I know it is against the traditional view that Israel is only for alliyah.
I didn’t think like this 30 years ago when I very active in Moscow. I believed that alliyah and strengthening Jewish education in Moscow go together.
Definitely I don’t believe that today.
Israel belongs to the Jewish people. The Jewish people are not the property of Israel.
Each of them can decide form himself what they want to do. We can only create better conditions for them to decide. But it is our interest as a state and definitely my interest as chairman of the Jewish Agency that we will be strong by feeling of one common identity.
I came to this long ago. The Israel government is another story.
I think their decision to support Birthright was a turning moment.
That wasn’t done to increase alliyah. It was done to strengthen Jewish identity.
Fundermentalist: You have talked a lot publicly about merging Birthright and the Jewish Agency’s MASA program. And I am hearing that there is a lot of public talk, but no real private talks to make it actually happen. What is really happening?
Sharansky: Merging I think is a strong word. They were differently built from the beginning.
But we must have much more cooperation, and not just cooperation of a strategic few. My aim – or the aim of the Jewish Agency — is to be how are we reaching every Jew in the world through the Israel experience.
How do we integrate [these two programs]? Not merging. But coordination and following up with every community and every Jew.
That is quite a challenge
There is a lot of conversation.
I was a big supporter of Birthright Israel before the first airplane came to Israel. I was big supporter of Nefesh b’Nefesh before the first airplane came. I believe in the battle for building a strong Israel and a strong Jewish community, there is no competition.
If there is some personal distrust, it has to be overcome.
The first day I am the Jewish Agency chair I started talking with all of these people. These people also started coming to the Jewish Agency. A few days after I was elected, Charles Bronfman came to the Jewish Agency to congratulate me.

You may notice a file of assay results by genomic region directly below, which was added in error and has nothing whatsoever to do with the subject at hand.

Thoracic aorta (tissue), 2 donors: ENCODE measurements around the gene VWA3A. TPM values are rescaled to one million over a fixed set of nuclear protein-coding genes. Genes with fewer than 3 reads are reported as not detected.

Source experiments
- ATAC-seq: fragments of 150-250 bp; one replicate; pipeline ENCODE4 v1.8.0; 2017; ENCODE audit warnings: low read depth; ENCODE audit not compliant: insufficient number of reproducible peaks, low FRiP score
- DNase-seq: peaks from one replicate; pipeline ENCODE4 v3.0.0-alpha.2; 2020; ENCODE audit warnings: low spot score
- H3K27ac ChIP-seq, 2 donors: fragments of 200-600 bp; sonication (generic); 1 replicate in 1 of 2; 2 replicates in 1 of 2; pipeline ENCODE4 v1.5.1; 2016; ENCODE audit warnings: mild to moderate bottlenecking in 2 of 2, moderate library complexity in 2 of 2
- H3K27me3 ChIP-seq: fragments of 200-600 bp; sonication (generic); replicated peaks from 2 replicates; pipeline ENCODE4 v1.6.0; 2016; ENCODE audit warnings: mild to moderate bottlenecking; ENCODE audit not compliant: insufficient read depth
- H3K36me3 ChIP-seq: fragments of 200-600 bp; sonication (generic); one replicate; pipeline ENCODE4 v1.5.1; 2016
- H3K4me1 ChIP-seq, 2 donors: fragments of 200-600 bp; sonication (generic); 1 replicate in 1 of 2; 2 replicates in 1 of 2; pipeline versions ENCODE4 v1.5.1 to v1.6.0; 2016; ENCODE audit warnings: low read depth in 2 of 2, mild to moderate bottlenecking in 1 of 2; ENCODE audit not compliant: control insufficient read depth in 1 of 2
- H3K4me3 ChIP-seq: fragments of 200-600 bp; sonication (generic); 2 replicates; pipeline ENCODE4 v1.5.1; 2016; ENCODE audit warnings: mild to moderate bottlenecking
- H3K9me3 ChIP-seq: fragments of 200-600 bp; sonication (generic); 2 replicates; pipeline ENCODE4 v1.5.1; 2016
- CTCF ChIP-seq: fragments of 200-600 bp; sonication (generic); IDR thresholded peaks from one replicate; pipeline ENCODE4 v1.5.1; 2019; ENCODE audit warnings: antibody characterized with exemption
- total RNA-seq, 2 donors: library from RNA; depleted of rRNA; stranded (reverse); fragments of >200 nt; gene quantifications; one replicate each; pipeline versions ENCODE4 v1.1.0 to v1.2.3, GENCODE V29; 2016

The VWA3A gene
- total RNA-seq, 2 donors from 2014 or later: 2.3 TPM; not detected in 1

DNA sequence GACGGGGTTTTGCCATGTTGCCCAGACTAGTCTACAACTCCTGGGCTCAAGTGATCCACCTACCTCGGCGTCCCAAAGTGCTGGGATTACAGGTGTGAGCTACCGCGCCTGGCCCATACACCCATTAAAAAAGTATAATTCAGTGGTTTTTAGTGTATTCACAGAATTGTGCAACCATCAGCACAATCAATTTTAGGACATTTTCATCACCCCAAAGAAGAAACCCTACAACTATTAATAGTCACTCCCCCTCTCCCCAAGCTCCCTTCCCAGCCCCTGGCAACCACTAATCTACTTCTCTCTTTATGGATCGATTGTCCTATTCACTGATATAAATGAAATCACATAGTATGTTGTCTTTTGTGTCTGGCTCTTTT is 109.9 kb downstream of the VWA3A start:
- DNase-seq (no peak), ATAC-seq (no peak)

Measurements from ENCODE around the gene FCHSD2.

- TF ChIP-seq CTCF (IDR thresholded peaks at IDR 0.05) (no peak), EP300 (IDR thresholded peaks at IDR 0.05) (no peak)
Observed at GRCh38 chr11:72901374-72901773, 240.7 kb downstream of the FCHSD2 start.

Many people came over to see because they couldn’t believe their eyes that Charles Bronfman was in the building of the Jewish Agency.
Bobby Goldberg also came.
Practically everybody is interested in close cooperation because of good reasons and bad reasons. The good reason is that we all have the same idealistic dreams. The bad reason is that the Jewish world has much less money. And when you have much less money you have to find the way to cooperation.
If all the Jewish world will change the proportion of their philanthropy from 12 percent to 20 percent it would be much bigger than the economic crisis and it would solve all of our problems. I think now the desire to cooperate is bigger than before.
The need for cooperation is obvious, and whether you are talking about Birthright and MASA or the Jewish Agency leadership, our goals are huge.
How to reach 100 percent of kids through Birthright or 100 percent of kids through Jewish education? It is huge. It is all huge challenges. And everybody wants to be part of solving this challenges.
Fundermentalist: Sergey Brin recently has shown interest in giving money to organizations that helped his family leave the FSU. Do you think you can reach out to him?
Sharansky: Have met with him since I was elected? No. I met with him before when he was in Jerusalem.